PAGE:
U.S. OpenJune 10, 2016

9 reasons to be optimistic that Fox's U.S. Open coverage will be better at Oakmont

UNIVERSITY PLACE, WA - JUNE 17:  (L-R) Joe Buck, Brad Faxon and Greg Norman, Fox Sports TV Analysts, are seen on set during rehearsal prior to the start of the 115th U.S. Open Championship at Chambers Bay on June 17, 2015 in University Place, Washington.  (Photo by David Cannon/Getty Images)
Getty ImagesUNIVERSITY PLACE, WA - JUNE 17: (L-R) Joe Buck, Brad Faxon and Greg Norman, Fox Sports TV Analysts, are seen on set during rehearsal prior to the start of the 115th U.S. Open Championship at Chambers Bay on June 17, 2015 in University Place, Washington. (Photo by David Cannon/Getty Images)

Golfers aren't the only ones who need mulligans. That was the takeaway from Fox's inaugural season as the USGA broadcast partner.

Taking over the U.S. Open from NBC was not going to be an easy task; Johnny Miller predicted that Fox would experience "growing pains" in its debut. But there's a difference between fledgling missteps and smack-your-forehead gaffes, and the 2015 U.S. Open viewing experience was filled with the latter.

A non-working scoreboard. Awkward player interviews. Cameras unable to catch balls in flight. Confusions among the announcers. Greg Norman's unfamiliarity with players' tendencies and swings. The decision to follow Jason Day walking between holes as he battled vertigo. It was a comedy of errors.

The New York Times referred to Fox as amateurish in its Open review; USA Today wondered if the USGA brand was tarnished.

Yet, gearing up for its sophomore try, we have reason to believe Fox can bounce back from its Chambers Bay bogeys. Here are nine reasons why we are bullish on Fox's coverage at Oakmont:

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No more Menefee

Know why studio hosts like Bob Costas, Greg Gumbel, James Brown, and Ernie Johnson have seemingly been around since eight-tracks? It's because the position is really, really hard to do well. (Note: Gumbel hasn't aged in 30 years. I'm convinced CBS puts him in a cryogenic chamber between shows.)

Case in point: Curt Menefee, who is a vital cog of Fox's NFL pre-game show but was out of sorts at the Open. The normally smooth-talking Menefee was tongue-tied trying to talk golf. At one point, he called Jordan Spieth a consistent golfer who “doesn’t do anything great," only for Brad Faxon to call Menefee out with "Actually, he’s one of the best at every facet of the game.” It was so rough that some on Twitter were comparing Menefee to Parks and Recreation's Perd Hapley:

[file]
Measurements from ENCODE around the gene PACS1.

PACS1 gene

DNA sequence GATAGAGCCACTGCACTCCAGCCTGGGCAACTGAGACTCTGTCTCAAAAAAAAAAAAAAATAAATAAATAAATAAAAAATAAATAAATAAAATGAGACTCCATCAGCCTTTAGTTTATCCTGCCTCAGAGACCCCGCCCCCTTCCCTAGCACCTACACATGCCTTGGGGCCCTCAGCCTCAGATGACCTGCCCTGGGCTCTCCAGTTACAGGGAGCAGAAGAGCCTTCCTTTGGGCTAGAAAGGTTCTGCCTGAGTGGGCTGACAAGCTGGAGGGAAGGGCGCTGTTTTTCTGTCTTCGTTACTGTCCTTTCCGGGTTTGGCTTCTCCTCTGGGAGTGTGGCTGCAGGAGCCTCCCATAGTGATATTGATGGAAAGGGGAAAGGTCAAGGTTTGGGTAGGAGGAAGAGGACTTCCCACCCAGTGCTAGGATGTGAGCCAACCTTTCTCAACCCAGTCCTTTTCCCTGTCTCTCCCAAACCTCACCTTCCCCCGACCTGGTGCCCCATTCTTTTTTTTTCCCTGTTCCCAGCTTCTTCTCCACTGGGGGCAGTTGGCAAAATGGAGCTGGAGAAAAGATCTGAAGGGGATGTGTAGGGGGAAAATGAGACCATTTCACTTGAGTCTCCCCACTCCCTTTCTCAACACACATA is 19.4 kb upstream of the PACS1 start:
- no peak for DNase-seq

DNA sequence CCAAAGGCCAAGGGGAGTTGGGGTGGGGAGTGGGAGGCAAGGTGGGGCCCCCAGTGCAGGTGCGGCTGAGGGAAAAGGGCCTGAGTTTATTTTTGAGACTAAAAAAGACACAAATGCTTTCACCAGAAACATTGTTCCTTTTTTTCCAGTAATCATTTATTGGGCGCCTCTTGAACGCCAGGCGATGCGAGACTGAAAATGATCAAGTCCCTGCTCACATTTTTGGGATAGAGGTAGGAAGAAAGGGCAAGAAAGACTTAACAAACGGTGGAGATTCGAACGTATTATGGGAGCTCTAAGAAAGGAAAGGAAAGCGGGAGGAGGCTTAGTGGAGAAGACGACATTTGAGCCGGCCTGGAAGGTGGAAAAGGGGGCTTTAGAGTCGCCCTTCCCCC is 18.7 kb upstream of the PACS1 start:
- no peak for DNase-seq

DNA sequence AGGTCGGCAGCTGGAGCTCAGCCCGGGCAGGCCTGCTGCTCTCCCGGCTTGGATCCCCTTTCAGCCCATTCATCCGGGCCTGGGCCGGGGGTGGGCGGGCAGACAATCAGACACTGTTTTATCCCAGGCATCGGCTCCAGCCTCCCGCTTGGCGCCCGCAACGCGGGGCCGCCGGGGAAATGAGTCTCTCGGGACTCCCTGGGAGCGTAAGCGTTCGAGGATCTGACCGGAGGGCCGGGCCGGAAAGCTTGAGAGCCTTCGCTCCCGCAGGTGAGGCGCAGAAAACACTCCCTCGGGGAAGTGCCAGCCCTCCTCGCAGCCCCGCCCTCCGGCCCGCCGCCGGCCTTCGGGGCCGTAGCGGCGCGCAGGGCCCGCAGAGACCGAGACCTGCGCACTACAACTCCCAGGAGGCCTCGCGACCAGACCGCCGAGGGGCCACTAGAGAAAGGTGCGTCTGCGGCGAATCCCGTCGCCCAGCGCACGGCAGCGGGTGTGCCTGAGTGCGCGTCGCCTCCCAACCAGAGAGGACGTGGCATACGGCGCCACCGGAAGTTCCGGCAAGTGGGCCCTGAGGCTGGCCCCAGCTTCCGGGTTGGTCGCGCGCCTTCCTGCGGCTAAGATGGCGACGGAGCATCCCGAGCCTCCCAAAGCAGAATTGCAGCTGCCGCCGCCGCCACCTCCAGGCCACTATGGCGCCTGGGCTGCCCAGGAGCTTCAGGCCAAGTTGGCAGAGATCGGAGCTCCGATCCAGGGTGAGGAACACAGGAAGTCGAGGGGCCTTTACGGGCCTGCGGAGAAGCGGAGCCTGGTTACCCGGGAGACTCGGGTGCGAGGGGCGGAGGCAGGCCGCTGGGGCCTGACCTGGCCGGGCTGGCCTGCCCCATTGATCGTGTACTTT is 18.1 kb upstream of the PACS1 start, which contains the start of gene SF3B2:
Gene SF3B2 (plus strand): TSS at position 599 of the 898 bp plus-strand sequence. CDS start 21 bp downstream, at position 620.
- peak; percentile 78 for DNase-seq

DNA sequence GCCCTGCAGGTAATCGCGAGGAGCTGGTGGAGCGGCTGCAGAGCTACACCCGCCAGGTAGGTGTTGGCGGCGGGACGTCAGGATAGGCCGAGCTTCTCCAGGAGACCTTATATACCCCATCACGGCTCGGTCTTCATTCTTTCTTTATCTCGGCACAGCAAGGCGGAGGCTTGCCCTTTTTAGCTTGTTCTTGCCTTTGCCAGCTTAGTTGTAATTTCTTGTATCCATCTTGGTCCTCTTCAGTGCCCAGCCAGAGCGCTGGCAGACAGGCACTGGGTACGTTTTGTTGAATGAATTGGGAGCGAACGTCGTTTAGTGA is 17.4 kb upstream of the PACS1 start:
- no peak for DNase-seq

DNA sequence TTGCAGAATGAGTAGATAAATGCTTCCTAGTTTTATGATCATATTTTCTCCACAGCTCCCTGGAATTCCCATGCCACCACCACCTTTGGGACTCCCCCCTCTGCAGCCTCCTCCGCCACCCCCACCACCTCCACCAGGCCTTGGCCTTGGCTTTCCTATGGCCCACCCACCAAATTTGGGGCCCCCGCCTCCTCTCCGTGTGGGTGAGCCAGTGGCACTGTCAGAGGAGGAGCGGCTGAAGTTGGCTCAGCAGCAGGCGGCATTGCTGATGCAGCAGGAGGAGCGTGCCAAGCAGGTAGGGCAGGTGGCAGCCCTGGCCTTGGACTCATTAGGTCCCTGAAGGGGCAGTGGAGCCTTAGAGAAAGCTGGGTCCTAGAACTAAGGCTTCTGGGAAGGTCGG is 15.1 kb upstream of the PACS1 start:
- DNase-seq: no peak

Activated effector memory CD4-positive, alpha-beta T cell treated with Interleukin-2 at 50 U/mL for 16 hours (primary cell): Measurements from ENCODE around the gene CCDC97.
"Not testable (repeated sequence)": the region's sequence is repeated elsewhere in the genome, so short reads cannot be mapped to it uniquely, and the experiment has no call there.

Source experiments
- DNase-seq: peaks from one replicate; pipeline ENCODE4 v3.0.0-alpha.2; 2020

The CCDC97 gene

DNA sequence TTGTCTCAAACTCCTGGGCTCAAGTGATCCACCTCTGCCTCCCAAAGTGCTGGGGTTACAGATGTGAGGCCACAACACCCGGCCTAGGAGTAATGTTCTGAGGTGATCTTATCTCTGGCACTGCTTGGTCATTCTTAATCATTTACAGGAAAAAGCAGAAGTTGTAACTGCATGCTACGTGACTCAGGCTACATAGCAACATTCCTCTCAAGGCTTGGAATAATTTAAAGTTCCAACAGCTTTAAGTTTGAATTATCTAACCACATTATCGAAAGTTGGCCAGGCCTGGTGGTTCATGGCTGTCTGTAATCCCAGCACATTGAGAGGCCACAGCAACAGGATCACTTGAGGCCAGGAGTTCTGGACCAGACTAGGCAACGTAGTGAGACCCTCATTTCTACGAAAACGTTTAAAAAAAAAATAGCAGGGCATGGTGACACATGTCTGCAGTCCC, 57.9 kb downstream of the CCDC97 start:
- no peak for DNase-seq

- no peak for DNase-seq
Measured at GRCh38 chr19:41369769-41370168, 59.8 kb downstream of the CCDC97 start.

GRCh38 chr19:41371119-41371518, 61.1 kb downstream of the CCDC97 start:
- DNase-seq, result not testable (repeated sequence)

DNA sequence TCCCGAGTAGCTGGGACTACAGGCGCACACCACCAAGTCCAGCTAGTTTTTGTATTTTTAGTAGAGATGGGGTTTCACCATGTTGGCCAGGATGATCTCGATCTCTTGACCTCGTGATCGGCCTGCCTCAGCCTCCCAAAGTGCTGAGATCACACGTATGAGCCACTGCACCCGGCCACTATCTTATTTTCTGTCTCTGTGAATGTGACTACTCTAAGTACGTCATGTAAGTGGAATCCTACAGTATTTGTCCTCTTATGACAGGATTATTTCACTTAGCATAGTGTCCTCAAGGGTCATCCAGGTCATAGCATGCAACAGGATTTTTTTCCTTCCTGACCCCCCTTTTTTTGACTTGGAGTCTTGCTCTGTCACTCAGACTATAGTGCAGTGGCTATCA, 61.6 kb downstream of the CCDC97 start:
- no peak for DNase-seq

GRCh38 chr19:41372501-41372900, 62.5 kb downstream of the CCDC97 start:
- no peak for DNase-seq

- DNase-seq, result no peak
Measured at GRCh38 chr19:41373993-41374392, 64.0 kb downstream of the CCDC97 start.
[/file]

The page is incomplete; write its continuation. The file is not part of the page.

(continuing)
It came as little surprise when Fox announced Menefee wouldn't be returning in 2016. Sometimes in life, you need to stay in your lane. In Menefee's case, that lane is pigskin.

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A view of the par 4 ninth hole at Oakmont. (Photo by Fred Vuich/Getty Images)

Home sweet home

The USGA headquarters are in Far Hills, N.J., but it's de facto home is at Oakmont. The U.S. Amateur has been played five times at the course, and the U.S. Open is making its record ninth appearance on the grounds. There's a reason Oakmont holds such prestigious events: It's one of the best layouts, in terms of aesthetics and challenge, in the world. Chambers Bay isn't as bad as the critics say; nevertheless, it's leagues away as a venue compared to Oakmont. Having a respected, well-known backdrop for its broadcast gives Fox a bullet in the chamber it lacked in 2015.

The arrival of Paul Azinger and Curtis Strange

The addition of this duo helps on two fronts. The first is obvious: Both are esteemed, knowledgeable voices, capable of communicating the proceedings to novice fans while simultaneously educating and adding an extra layer of savvy that zealots expect out of color commentators. During the Saturday washout at St. Andrews, Azinger was the MVP of the telecast, earning his paycheck by adding life and interest to the hours and hours of dead air.

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The second benefit, while not straightforward, is intrinsic to the hires: Both have equity with viewers. Most of the Fox crew last year, including the duo in the 18th tower (more on this in a moment), were greenhorns to golf telecasts. As such, audiences were more distrustful and quicker to judge. With Azinger and Strange, viewers will have a sense of familiarity, like they're in good hands. As we saw in 2015, the worst part of a viewing experience is having broadcasters actively detract from the performance. That won't be a worry in 2016.